Perceptions of Climate Shocks and Gender Vulnerabilities in the Upper Ganga Basin.
Khandekar, N. Gorti, G. Badwal, S. & Rhijwani, V.
Gender and Vulnerability
Full Harvard Reference:
Khandekar, N. Gorti, G. Badwal, S. & Rhijwani, V. (2019). Perceptions of Climate Shocks and Gender Vulnerabilities in the Upper Ganga Basin. Environmental Development.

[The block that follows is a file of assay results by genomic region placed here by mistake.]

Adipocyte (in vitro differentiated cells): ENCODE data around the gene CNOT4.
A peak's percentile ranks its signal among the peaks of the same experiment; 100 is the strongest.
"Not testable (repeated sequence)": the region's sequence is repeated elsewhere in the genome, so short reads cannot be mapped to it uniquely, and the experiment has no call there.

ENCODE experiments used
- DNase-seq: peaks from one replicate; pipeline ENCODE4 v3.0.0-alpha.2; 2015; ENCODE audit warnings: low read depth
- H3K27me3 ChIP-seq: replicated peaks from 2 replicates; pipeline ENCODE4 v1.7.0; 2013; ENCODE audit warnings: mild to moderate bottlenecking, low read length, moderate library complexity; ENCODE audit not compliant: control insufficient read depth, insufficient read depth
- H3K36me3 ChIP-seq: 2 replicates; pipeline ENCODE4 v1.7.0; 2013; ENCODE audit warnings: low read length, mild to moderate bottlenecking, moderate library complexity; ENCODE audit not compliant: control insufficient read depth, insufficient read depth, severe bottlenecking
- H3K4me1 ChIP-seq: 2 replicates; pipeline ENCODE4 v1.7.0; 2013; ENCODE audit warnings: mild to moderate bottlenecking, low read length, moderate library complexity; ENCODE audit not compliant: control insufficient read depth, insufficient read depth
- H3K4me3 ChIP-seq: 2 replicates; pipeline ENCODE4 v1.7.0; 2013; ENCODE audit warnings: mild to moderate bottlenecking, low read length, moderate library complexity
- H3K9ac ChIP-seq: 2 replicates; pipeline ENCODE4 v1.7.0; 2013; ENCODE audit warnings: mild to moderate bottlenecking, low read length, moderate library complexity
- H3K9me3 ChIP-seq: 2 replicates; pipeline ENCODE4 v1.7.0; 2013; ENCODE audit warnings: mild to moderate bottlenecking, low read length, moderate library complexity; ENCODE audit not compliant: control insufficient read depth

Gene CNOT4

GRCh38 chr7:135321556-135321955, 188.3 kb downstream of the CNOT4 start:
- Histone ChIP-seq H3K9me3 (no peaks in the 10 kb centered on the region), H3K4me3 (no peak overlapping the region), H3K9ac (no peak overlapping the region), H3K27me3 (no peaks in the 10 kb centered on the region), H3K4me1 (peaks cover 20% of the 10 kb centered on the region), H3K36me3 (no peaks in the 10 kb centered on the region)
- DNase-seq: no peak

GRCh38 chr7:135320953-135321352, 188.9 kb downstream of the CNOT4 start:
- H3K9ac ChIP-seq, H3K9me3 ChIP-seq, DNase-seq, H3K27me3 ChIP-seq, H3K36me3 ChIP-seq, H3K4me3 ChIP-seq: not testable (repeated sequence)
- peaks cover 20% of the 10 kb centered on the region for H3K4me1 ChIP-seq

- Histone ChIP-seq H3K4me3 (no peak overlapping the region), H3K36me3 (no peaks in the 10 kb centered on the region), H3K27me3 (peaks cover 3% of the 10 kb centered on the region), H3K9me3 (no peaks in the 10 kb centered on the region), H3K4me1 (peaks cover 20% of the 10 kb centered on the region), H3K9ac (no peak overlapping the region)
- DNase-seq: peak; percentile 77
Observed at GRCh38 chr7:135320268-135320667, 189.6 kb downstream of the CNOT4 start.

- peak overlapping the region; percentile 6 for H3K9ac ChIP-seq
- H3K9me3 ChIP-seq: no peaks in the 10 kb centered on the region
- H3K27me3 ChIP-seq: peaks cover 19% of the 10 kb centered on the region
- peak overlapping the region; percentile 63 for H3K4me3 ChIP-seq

Using the case study of the Himalayan state of Uttarakhand, India, the authors aim to build upon existing theories surrounding climate change related vulnerabilities and their relation to gender discourses. Applying the Sustainable Livelihoods Framework, this papers establishes an understanding on how place-based vulnerabilities influence the livelihoods. The research also highlights the gender differentiated impacts that arise due to existing social norms and practices evident in the study sites. The study further identifies an emerging narrative of socio-cultural norms determining access to resources and influencing an individual’s vulnerability. Moreover, existing social norms differentially impact women by limiting their access to land ownership, decision making powers, amongst others, and subsequently negatively influencing their adaptive capacities.